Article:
Cape Town - Annual inflation eased further in November, falling to 3.6% from October’s 3.7%.
This is the third successive month of disinflation, which means the pace of price increases is slowing down.
Statistician-General Risenga Maluleke said in a report released on Wednesday, “November’s reading is the lowest since December 2010, when the rate was 3.5%”.
“In layman’s terms this means, if you are a wine drinker, you would have paid 8.7% more for a bottle in November than you would have in the same month last year. Beer prices have risen by 2.8% over the same period.
“Housing and utilities; miscellaneous goods and services; and food and non-alcoholic beverages were the biggest contributors to the 3.6% increase in November,” said Maluleke.
Absa economist Peter Worthington said, “inflation looks very low right now”. “It’s the lowest we’ve had in 15 years.” However, he predicted that inflation would rise in the first quarter of next year.
“Things are going to get just a little bit more expensive for everyone in the next quarter. But what is more important right now is although the inflation is subdued, what we’re getting alongside it is a very sharp deceleration in income,” said Worthington.
Worthington said, “if we were getting great gains in nominal income with really slow inflation, it would be a great real-term increase for consumers, but unfortunately income growth is slowing as well”.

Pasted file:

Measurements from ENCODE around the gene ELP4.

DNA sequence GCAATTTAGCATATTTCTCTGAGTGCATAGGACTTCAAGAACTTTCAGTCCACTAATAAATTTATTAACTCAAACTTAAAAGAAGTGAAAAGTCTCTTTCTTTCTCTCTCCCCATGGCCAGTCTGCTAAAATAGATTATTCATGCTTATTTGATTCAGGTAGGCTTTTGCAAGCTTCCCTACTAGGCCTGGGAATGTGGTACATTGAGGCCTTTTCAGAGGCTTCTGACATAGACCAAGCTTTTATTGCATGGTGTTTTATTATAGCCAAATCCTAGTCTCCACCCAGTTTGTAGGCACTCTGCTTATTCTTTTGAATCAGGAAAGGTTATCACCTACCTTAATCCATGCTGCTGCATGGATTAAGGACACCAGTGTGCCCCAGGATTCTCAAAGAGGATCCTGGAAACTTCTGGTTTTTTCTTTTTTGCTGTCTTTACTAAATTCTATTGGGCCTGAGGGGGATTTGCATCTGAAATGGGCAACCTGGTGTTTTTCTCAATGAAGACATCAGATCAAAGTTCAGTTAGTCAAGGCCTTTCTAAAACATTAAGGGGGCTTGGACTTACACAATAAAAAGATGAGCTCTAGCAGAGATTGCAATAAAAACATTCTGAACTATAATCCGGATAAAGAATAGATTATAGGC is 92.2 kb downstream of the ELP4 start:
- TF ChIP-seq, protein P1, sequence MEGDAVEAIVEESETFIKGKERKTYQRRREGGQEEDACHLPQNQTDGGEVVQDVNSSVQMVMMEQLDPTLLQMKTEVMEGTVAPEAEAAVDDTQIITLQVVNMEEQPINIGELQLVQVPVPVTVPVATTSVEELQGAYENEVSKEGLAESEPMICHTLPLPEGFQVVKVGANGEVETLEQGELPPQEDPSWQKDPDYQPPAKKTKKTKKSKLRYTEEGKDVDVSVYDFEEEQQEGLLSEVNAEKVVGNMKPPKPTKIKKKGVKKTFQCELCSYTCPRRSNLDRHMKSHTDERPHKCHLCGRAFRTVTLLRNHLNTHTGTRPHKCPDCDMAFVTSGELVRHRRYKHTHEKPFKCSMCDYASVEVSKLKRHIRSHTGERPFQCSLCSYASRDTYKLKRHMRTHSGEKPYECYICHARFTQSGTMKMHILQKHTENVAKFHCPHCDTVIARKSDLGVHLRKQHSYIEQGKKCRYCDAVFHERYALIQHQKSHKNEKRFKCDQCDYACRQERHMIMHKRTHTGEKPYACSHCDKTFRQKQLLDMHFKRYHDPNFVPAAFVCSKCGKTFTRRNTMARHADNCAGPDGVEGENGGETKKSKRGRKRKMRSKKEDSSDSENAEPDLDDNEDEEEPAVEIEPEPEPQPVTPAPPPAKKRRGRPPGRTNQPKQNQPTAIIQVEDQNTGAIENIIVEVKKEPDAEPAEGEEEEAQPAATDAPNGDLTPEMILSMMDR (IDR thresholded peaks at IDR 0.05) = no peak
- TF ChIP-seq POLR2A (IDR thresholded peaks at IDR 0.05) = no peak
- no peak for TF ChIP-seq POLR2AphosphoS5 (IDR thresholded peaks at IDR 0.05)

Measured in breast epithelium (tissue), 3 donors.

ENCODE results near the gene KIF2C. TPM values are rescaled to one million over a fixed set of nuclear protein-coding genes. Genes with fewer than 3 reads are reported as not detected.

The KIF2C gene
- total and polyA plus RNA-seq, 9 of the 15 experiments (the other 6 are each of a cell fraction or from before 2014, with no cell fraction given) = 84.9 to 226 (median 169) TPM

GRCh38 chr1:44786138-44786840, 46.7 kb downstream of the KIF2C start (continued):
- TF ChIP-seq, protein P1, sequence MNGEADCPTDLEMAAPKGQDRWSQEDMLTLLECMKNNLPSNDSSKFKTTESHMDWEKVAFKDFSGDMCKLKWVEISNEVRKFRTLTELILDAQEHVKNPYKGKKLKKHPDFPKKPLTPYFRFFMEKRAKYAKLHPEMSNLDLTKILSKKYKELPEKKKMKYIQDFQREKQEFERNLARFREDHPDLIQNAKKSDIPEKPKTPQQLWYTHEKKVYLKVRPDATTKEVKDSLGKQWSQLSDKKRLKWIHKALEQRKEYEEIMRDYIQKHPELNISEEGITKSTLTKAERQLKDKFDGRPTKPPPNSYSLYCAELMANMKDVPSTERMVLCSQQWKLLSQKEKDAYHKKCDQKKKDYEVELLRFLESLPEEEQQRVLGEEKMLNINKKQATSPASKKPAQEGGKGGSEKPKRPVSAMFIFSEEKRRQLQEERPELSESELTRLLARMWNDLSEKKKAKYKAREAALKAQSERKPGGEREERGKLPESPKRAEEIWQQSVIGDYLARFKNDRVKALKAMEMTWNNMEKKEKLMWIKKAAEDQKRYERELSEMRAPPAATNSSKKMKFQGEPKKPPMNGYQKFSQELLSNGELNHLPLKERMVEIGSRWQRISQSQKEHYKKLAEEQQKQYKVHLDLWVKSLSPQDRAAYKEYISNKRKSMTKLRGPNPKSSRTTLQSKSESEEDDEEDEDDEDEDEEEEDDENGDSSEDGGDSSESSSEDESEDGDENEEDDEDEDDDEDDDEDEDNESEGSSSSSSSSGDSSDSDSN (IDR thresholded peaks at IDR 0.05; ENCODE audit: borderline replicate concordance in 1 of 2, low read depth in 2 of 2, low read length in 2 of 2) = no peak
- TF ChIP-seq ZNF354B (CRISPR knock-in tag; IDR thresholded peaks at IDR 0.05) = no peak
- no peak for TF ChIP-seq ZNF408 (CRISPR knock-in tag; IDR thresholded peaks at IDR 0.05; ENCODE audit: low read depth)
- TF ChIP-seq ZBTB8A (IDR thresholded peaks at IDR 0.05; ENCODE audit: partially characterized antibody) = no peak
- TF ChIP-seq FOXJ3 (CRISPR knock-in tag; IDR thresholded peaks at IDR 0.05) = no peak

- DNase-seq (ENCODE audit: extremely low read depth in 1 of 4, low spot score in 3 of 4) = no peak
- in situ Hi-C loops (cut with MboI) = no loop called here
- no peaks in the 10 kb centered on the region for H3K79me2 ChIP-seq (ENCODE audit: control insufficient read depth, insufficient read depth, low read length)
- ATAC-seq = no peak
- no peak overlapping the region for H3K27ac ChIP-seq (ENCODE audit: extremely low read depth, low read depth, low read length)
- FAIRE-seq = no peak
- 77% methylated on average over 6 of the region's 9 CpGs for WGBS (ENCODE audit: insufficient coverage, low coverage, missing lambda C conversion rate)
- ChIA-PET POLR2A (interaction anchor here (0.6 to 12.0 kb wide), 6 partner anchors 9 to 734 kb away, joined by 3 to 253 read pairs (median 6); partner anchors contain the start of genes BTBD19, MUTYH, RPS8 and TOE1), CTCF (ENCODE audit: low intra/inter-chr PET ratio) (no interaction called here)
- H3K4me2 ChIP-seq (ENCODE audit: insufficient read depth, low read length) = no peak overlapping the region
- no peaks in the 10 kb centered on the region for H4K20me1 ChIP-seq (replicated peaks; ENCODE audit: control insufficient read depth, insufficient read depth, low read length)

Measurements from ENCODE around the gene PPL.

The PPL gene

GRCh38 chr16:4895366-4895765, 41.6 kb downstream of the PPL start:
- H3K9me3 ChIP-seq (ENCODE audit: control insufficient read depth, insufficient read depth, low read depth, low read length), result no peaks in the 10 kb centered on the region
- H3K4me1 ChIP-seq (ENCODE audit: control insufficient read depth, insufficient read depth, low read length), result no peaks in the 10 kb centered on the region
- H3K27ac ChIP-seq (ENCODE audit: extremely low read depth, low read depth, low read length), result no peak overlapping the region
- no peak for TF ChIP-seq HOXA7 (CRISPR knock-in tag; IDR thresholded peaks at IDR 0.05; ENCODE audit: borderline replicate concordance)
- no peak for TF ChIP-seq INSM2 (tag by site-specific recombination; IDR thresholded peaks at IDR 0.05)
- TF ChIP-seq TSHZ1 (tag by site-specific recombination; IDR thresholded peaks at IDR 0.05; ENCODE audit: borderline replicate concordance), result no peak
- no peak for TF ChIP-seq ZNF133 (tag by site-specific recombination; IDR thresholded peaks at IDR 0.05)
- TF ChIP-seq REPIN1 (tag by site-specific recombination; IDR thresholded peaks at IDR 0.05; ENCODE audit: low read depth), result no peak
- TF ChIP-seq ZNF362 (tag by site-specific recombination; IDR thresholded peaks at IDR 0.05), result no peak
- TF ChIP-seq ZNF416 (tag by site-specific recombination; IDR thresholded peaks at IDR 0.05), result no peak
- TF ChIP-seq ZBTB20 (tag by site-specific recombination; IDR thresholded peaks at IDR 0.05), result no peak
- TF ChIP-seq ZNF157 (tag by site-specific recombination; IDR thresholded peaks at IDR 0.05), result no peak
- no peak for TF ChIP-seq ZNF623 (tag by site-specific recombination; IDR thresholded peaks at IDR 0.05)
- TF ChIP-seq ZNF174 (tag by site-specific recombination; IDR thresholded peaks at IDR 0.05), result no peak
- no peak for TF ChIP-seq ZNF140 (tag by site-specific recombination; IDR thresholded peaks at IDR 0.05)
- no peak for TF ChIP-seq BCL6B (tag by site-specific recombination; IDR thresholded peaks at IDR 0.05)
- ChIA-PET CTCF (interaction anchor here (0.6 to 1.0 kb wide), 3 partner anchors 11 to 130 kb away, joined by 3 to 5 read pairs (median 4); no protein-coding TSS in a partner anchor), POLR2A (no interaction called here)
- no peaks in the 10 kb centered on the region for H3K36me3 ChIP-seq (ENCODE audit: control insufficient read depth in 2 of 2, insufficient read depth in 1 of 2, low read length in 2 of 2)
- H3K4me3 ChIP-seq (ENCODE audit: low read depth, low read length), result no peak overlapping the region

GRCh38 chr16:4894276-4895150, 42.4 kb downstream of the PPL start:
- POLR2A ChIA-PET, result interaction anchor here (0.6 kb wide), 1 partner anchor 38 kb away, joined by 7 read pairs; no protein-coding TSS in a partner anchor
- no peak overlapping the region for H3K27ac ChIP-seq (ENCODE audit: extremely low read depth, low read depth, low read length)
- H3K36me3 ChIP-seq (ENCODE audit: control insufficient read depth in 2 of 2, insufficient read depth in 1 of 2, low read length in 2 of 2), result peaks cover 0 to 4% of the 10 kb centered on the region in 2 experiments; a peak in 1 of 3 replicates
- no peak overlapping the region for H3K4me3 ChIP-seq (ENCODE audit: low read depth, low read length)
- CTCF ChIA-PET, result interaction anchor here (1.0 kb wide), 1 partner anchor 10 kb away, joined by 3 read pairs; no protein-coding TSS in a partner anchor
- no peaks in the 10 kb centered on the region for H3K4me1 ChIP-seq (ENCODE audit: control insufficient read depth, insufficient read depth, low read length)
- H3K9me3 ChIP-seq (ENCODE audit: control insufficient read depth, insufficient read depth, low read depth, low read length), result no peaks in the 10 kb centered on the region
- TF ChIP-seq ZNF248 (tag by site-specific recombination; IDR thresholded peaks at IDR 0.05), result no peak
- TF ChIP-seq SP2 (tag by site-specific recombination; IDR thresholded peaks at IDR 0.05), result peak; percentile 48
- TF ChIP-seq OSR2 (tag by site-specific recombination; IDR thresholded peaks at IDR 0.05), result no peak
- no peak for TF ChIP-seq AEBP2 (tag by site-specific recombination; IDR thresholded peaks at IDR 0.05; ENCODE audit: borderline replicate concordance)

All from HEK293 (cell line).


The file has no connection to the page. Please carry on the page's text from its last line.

Worthington said, “electricity prices look like they could be set for a sharp increase, though right now we can’t say for sure what the trajectory looks like”. “It will probably materialise over Christmas. Accelerated fuel-price deflation and lower food and non-alcoholic beverages (NAB) and core CPI inflation lay behind the drop in headline inflation in November.”
Maluleke said, “food and non-alcoholic beverages inflation was 3.5%, slightly lower than the 3.6% recorded in October”.
“Bread and cereal prices continue to climb however, recording an annual rate of 8%.
“Fish prices increased by 7.6% and meat was on average 1.8% more expensive than a year ago.”
Maluleke said, “the transport category moved into deflationary territory in November, showing an average annual price decrease of 0.3%”.
“Annual deflation means that overall prices were lower in November than in the same month last year,” he pointed out.
For motorists, a drop in the price of inland 95-octane petrol by 13c per litre between October and November contributed to the decrease.